The Republican-led Michigan legislature approved a pair of right-to-work bills, sending them on for the governor’s expected signature, as thousands of union activists continued protesting outside the state capitol.
Two votes in the state House approved bills to allow workers in unionized workplaces in the public and private sector to opt out of paying union dues if they wish. The Senate approved both measures last week.
Michigan’s GOP Gov. Rick Snyder will now have the opportunity to make good on a recent pledge to sign legislation that would allow most workers to opt out of paying union dues. He says he will sign them into law as early as Wednesday.
The Michigan House of Representatives approved Senate Bill 116, which covers private unions before 2 p.m. Tuesday. The final vote was 58-52. An earlier approval for public workers came on Tuesday morning amid thousands of protesters amassing in front of the state capitol. Republicans in Lansing appeared to learn lessons from previous fights over the rights of unionized workers. The measure carves out an exception for police and firefighters, key groups that had opposed the elimination of collective-bargaining rights in Ohio when they were targeted.
The law also comes with a spending provision, a political safeguard because bills containing appropriations in Michigan can’t be as easily repealed through referendum.
Now, Michigan union leaders and their Democratic Party allies, their ranks diminished by years of job cuts in the auto industry, are scrambling to counter the threats to their membership, finances and political power. The clash over union rights in Michigan is also drawing the attention of national labor leaders. Teamsters President James Hoffa was in Lansing on Monday to rally with union supporters.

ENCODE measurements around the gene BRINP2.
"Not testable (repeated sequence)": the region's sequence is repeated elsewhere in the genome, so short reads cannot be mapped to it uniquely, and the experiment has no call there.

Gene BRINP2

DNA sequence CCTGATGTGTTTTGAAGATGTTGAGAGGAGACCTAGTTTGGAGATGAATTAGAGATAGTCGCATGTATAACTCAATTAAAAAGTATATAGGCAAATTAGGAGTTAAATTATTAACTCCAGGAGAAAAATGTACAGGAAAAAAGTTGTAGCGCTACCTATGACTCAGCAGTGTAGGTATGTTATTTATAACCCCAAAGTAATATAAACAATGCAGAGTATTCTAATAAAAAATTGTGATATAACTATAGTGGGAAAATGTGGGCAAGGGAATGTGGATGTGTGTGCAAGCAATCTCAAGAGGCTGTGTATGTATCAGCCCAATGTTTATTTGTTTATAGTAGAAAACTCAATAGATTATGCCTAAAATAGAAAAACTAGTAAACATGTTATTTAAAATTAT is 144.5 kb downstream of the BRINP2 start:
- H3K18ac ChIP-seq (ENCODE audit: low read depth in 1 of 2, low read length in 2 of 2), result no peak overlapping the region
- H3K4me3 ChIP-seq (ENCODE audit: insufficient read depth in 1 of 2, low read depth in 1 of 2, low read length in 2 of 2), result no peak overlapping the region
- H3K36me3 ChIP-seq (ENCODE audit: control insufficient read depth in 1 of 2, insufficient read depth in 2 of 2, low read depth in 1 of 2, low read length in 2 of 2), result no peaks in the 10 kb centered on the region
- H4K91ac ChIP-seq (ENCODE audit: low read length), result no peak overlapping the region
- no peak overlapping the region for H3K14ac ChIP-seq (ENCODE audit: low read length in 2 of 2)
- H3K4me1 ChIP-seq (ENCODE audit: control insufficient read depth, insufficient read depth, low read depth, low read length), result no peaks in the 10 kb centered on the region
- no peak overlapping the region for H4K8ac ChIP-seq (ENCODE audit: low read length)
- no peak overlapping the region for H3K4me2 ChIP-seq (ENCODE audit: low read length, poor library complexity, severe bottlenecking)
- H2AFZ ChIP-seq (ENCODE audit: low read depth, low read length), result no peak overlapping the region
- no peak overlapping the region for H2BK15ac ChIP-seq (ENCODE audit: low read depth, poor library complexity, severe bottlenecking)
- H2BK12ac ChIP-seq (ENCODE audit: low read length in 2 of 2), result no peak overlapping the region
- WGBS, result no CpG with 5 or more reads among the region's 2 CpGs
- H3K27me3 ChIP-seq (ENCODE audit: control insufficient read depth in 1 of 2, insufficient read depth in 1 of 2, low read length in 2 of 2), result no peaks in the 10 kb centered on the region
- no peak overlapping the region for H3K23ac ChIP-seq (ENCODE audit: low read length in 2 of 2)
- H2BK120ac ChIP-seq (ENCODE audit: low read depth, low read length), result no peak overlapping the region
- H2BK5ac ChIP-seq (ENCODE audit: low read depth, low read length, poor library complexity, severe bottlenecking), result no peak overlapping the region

Democrats told Gov. Snyder as recently as Monday that the legislation could set back the state’s progress in efforts to rebuild after the economic pummeling suffered during the recession. Leaders of organized labor contend that it was union concessions that helped revive the Big Three auto makers during the recession.
But the GOP—which took control of the governorship, state legislature and supreme court two years ago—maintains that it was its leadership to cut taxes that turned the state’s $1.5 billion debt into a $457 million surplus to reinvigorate Michigan’s economy.
Passing a right-to-work law in Michigan comes as a deep blow to unions, especially in a state the United Auto Workers union calls home. They see right-to-work as political payback for unions’ traditional support for Democrats.
“These so-called right-to-work laws, they don’t have to do with economics; they have everything to do with politics,” President Barack Obama said in remarks at a union-represented auto plant outside Detroit on Monday. “What they’re really talking about is giving you the right to work for less money.”
Gov. Snyder for most of the two years since his election had sought to avoid a confrontation with the United Auto Workers and other big unions in this historically union-friendly state. Preaching a mantra of “relentless positive action,” the venture capitalist-turned-politician had said until last month that proposals to weaken union power weren’t on his agenda.
Gov. Snyder’s public support for right-to-work measures, announced the same day that Republicans in the legislature launched a one-day drive toward initial passage of the right-to-work bills, blind-sided UAW President Bob King and other union leaders. The governor’s support has also dramatized the shifts in the political landscape not just in this state, but also across the industrial Midwest.
He has angered public-employee unions by pushing for more power to restructure the finances of Michigan’s troubled cities. But until now, he didn’t directly challenge public-union bargaining rights, as Republican governors in Ohio and Wisconsin have done.
“He doesn’t want this to be a part of his legacy,” said Michigan Democratic Rep. John Dingell, the House of Representatives’ longest-serving member. Michigan Democratic Party Chair Mark Brewer said “all legal options are on the table” to reverse the impact of right-to-work legislation.